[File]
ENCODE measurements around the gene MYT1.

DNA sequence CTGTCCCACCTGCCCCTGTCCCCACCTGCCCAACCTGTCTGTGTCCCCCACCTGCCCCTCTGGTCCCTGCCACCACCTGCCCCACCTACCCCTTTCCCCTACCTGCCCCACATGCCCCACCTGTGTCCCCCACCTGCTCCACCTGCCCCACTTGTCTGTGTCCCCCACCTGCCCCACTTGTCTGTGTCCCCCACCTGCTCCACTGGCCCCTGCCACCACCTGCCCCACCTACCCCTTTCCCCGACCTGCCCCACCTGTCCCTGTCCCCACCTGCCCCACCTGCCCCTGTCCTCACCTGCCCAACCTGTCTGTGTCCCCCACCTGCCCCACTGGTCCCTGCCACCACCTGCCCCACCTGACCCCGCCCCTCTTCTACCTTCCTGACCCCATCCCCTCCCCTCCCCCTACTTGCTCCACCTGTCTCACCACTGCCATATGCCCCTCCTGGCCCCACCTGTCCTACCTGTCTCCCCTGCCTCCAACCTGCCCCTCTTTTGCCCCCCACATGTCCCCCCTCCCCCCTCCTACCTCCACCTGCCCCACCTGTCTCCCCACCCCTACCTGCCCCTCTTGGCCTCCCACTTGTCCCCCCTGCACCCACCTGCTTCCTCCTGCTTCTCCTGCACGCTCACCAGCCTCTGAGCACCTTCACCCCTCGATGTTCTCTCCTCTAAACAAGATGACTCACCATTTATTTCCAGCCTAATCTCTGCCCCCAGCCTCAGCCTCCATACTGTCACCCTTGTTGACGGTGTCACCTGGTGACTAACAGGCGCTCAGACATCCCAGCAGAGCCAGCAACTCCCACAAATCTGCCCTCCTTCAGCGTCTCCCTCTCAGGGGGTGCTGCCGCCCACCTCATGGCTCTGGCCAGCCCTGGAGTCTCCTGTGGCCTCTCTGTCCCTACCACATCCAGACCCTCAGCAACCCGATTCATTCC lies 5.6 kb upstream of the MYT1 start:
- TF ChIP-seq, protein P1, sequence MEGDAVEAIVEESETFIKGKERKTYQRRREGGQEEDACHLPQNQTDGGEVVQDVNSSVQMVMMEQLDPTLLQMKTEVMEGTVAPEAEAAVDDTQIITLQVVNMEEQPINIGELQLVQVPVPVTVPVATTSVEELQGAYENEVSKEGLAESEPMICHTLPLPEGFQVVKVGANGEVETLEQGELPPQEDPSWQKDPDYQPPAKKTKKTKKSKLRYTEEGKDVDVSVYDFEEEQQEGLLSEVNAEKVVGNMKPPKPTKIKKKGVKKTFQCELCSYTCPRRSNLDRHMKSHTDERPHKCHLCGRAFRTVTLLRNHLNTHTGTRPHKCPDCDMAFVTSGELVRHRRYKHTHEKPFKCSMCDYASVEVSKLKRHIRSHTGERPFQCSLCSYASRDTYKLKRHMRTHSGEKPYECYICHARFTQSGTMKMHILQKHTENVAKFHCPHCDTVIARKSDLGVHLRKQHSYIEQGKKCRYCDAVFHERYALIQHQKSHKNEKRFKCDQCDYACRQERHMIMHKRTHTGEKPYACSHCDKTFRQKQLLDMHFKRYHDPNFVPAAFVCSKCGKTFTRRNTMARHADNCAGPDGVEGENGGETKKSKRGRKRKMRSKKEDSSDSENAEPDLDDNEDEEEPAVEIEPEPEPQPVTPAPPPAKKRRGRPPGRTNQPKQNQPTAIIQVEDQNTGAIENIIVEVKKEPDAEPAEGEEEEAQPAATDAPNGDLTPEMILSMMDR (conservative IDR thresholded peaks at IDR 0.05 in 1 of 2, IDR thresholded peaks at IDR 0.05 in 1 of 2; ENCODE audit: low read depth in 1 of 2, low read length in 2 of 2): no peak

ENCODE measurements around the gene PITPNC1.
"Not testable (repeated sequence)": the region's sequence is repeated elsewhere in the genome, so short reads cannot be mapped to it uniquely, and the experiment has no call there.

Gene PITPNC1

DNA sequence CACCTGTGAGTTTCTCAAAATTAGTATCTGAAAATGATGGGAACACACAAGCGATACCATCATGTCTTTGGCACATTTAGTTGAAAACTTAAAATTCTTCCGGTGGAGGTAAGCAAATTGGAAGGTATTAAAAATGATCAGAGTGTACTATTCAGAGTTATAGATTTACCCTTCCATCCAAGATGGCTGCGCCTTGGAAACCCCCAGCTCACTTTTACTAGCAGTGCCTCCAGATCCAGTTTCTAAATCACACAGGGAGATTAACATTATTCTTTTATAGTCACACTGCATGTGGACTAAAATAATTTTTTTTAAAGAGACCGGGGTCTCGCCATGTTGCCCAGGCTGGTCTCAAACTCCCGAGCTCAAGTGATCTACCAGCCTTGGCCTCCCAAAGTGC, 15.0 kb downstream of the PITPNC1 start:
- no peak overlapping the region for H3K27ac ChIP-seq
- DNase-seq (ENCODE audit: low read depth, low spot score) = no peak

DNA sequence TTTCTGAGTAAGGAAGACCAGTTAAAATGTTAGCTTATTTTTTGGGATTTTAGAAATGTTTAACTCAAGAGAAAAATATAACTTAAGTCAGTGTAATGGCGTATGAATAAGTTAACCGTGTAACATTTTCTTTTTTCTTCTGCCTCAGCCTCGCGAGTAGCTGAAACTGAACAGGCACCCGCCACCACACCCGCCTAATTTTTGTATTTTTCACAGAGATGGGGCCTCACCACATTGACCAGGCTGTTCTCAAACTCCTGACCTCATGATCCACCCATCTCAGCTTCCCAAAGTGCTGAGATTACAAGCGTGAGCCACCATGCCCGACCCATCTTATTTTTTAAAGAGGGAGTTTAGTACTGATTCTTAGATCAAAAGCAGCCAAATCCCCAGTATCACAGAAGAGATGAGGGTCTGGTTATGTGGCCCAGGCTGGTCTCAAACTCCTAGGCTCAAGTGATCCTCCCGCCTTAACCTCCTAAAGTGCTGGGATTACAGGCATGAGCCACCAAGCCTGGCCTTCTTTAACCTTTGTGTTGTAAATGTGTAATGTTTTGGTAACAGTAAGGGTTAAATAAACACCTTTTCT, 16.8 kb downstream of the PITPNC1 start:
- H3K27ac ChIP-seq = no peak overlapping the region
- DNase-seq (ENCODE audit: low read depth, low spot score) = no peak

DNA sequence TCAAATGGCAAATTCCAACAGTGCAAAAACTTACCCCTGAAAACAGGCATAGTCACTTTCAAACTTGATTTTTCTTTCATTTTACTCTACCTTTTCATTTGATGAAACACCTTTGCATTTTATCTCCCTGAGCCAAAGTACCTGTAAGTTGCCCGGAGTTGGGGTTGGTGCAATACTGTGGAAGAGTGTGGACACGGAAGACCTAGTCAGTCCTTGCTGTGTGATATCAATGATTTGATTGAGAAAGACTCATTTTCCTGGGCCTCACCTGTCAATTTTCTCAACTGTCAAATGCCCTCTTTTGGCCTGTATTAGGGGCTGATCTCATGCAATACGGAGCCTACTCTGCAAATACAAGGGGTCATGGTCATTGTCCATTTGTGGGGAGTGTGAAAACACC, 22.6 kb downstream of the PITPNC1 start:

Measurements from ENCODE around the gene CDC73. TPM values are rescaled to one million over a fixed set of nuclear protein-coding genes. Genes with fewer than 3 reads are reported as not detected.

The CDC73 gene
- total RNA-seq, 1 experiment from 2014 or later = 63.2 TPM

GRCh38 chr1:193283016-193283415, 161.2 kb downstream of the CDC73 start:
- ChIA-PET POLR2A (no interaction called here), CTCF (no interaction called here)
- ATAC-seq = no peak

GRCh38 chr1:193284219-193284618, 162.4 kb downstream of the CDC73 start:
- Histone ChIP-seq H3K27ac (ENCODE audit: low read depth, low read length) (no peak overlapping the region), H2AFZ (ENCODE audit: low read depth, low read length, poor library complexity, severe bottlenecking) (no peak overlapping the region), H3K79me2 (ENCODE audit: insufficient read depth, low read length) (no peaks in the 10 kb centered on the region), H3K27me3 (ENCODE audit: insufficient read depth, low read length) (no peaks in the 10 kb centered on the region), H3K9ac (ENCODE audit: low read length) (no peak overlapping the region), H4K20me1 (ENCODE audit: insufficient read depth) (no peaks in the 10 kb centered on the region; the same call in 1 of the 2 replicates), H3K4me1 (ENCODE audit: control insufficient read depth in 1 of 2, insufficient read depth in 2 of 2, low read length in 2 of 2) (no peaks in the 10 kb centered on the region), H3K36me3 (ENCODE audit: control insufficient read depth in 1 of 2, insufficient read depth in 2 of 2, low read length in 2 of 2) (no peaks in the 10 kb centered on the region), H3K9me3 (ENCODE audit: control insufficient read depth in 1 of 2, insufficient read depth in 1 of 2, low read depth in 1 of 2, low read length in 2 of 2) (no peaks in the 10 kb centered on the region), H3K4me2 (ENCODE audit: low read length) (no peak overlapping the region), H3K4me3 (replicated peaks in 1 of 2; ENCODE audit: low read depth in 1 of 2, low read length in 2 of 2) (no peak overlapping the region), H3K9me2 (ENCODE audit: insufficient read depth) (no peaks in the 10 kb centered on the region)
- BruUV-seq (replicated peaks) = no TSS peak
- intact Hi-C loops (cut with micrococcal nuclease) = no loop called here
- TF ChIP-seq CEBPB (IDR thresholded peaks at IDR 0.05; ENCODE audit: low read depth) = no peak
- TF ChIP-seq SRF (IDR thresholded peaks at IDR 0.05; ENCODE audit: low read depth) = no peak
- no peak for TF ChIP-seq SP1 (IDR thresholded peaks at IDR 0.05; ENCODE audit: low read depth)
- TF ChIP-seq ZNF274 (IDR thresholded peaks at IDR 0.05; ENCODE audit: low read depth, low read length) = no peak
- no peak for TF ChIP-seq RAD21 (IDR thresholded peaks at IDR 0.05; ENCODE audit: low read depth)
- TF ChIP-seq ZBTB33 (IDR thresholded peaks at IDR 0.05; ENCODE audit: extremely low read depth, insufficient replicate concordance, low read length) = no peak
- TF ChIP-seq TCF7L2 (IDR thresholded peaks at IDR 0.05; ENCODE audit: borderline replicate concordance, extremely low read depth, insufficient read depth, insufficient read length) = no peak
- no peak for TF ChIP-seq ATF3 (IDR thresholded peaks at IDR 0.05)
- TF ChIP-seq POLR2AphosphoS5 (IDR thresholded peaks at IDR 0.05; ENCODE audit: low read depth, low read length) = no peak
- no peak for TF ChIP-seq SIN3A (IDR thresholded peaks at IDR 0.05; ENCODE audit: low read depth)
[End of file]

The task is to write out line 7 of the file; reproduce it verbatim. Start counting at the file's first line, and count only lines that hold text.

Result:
DNA sequence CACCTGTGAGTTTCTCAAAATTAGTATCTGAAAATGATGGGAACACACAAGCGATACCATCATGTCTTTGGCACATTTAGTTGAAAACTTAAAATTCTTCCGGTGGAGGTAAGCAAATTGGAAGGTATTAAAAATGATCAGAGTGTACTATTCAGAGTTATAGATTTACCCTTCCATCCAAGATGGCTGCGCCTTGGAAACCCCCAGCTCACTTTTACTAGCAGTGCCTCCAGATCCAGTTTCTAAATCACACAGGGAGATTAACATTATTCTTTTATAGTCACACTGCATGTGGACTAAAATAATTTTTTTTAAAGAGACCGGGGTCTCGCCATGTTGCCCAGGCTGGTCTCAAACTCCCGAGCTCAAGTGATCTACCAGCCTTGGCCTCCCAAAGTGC, 15.0 kb downstream of the PITPNC1 start: